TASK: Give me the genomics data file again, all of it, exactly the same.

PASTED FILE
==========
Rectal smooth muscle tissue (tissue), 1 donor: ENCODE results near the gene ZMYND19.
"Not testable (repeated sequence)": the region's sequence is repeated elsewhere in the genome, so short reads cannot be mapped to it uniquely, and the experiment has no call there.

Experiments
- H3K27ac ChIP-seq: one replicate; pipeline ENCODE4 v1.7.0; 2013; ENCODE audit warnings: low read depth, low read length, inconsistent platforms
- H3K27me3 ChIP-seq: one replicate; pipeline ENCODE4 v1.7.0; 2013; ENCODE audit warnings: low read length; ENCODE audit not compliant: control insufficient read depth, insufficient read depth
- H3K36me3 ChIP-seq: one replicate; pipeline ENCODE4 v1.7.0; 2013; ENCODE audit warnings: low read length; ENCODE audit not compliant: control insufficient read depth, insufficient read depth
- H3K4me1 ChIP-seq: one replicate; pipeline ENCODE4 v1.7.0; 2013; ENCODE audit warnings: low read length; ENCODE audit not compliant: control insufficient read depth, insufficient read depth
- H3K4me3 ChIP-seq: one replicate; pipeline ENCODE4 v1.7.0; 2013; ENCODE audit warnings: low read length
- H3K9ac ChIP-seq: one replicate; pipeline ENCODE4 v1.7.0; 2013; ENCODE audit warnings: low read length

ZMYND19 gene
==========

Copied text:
Rectal smooth muscle tissue (tissue), 1 donor: ENCODE results near the gene ZMYND19.
"Not testable (repeated sequence)": the region's sequence is repeated elsewhere in the genome, so short reads cannot be mapped to it uniquely, and the experiment has no call there.

Experiments
- H3K27ac ChIP-seq: one replicate; pipeline ENCODE4 v1.7.0; 2013; ENCODE audit warnings: low read depth, low read length, inconsistent platforms
- H3K27me3 ChIP-seq: one replicate; pipeline ENCODE4 v1.7.0; 2013; ENCODE audit warnings: low read length; ENCODE audit not compliant: control insufficient read depth, insufficient read depth
- H3K36me3 ChIP-seq: one replicate; pipeline ENCODE4 v1.7.0; 2013; ENCODE audit warnings: low read length; ENCODE audit not compliant: control insufficient read depth, insufficient read depth
- H3K4me1 ChIP-seq: one replicate; pipeline ENCODE4 v1.7.0; 2013; ENCODE audit warnings: low read length; ENCODE audit not compliant: control insufficient read depth, insufficient read depth
- H3K4me3 ChIP-seq: one replicate; pipeline ENCODE4 v1.7.0; 2013; ENCODE audit warnings: low read length
- H3K9ac ChIP-seq: one replicate; pipeline ENCODE4 v1.7.0; 2013; ENCODE audit warnings: low read length

ZMYND19 gene